Each of the corner plates A, C, Gand I are of such size and area that they extend beyond the outline of the original marked grid square -as indicated by the distance Z. Covering the space between adjacent plates A, C, G and I are similar plates B, D, F and H. Each of plates B, D, F and H are similarly supported in spaced relation from the front surface 71 of wall 49 by pins 72 and coil spring 76 and are located in forwardly spaced relation to the corner plates A, C, G and .I. At the center of the grid square 70 a single center plate E is similarly supported by pins 72 in spaced relationto wall 49 and in still further forward spaced relation .to the next rearwardly adjacent plates B, D, F and H. Thus as shown in FIG. 16 the area of the marked grid square 70 is covered by theplates A-I' inelusive in an arrangement of spaced tiers wherein each plate-is permitted rearward movement against the bias of thesprings 72 upon impact thereagainst of a bullet or other projectile. Rearward movement of each plate is also accompanied by rearward movement of pins 72 throughthe pin openings 73 because of the seating of the plates on the shoulders 74 on pins 72.

As best shownin FIG. 15, each plate overlies or underlies an adjacent plate so that the area of the marked grid 70 is completely covered. It will be understood that the area to be covered by the original grid work 70 and the subdivided grid work represented by A-l inclusive may vary depending upon the degree of preciseness desired for location of the impact of the bullet. In a practical, workable example the marked grid 70 may be a 12 inch square and the subdivided grid thereof, A-l inclusive may constitute 4 inch squares.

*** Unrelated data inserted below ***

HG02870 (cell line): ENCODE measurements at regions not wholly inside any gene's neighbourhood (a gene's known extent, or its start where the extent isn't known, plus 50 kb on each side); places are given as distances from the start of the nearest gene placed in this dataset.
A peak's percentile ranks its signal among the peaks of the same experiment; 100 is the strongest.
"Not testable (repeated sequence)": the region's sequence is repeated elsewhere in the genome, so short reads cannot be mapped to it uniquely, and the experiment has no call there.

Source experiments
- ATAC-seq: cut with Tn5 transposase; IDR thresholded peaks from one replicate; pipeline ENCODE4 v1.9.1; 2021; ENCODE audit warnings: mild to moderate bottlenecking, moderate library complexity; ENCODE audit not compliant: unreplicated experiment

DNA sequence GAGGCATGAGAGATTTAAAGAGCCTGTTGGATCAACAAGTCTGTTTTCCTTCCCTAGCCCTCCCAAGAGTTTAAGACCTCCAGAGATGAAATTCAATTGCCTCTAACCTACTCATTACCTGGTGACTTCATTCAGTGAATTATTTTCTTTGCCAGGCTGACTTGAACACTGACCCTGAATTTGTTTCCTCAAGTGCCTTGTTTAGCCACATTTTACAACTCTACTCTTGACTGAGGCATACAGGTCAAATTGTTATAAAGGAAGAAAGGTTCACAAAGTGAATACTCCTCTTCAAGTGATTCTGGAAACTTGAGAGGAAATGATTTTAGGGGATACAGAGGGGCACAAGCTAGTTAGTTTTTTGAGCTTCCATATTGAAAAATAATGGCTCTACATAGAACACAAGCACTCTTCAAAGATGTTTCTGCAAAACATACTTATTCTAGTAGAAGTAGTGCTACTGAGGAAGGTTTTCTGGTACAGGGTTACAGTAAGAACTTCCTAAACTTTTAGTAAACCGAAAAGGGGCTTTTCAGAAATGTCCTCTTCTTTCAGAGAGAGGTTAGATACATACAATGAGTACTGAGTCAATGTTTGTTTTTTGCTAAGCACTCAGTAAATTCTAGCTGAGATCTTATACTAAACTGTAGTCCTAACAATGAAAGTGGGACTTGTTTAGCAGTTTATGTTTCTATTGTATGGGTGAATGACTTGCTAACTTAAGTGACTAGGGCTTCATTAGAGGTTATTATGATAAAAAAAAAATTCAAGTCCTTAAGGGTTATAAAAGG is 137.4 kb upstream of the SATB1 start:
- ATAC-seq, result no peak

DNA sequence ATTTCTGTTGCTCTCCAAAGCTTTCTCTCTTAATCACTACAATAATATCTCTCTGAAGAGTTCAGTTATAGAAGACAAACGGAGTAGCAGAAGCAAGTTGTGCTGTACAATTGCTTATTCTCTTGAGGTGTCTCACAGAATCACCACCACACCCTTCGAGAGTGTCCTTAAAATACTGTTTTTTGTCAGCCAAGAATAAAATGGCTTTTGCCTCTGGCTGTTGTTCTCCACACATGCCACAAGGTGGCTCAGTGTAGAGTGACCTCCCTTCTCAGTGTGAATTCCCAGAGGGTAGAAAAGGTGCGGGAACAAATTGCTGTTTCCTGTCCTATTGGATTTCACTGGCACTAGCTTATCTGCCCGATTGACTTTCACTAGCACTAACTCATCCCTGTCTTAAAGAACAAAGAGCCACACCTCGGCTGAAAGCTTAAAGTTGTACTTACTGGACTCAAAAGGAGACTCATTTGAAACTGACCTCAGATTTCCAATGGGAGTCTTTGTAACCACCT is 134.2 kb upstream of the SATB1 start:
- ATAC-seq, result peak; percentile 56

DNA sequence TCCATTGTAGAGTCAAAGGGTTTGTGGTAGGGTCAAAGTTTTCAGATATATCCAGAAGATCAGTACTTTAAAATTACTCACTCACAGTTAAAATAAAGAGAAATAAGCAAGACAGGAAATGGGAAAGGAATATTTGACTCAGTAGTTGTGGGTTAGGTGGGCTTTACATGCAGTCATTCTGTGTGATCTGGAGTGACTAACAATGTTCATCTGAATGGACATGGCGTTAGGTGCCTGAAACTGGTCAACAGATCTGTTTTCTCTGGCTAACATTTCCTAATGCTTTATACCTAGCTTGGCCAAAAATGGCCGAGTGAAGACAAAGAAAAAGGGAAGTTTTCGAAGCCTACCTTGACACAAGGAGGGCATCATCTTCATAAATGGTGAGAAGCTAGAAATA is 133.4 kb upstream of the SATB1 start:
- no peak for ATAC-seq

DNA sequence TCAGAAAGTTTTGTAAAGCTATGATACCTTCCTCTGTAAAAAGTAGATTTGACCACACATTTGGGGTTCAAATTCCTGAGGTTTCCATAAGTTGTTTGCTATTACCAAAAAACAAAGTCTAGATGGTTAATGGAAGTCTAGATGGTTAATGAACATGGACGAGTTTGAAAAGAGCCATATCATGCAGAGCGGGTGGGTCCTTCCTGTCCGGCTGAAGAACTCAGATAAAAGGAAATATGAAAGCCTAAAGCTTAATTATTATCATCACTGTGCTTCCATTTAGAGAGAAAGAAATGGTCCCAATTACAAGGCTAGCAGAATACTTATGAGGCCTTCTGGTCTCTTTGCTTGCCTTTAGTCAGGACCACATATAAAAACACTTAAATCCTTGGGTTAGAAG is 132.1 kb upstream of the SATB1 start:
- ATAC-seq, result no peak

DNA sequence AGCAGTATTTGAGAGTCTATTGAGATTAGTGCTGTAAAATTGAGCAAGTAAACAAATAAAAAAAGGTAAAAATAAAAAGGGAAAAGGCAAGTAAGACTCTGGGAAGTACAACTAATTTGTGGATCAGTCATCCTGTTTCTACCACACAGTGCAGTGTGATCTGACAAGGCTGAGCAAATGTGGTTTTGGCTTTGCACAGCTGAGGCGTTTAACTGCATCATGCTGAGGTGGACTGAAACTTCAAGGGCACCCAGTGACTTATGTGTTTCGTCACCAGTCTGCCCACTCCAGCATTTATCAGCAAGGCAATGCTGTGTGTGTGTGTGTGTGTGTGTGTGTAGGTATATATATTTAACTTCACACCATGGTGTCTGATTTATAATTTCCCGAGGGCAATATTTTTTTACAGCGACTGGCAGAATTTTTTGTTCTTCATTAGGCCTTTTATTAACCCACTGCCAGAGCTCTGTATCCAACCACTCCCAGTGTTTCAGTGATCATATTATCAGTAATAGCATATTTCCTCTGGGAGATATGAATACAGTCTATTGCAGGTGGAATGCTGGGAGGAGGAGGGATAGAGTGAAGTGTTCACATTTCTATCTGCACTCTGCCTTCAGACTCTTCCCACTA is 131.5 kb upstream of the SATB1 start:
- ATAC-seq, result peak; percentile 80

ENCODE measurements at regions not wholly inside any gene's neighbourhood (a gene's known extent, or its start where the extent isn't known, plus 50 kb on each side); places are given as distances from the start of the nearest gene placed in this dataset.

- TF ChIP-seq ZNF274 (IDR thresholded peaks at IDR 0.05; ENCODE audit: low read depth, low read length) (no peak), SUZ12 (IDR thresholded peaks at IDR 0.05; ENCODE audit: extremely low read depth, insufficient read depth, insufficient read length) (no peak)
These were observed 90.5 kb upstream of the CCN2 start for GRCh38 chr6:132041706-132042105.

As mentioned above, the impact of a bullet or projectile on one of the grid squares A-l inclusive will cause depression of the square and axial displacement of at least one of the pins 72. The head 76 of each pin lies on the back side of the wall 49 and normally is in electrical contact at 78 (FIG. 16) with an enlarged terminal face 79 provided on a circuit board 80 secured to the wall 49 in any suitable manner. Pin 72 shown in contact with the terminal face 79 is shown in FIG. 17 at the upper left thereof. Each of the pins 72 has a head 76 in contact with a terminal face 79 as described above.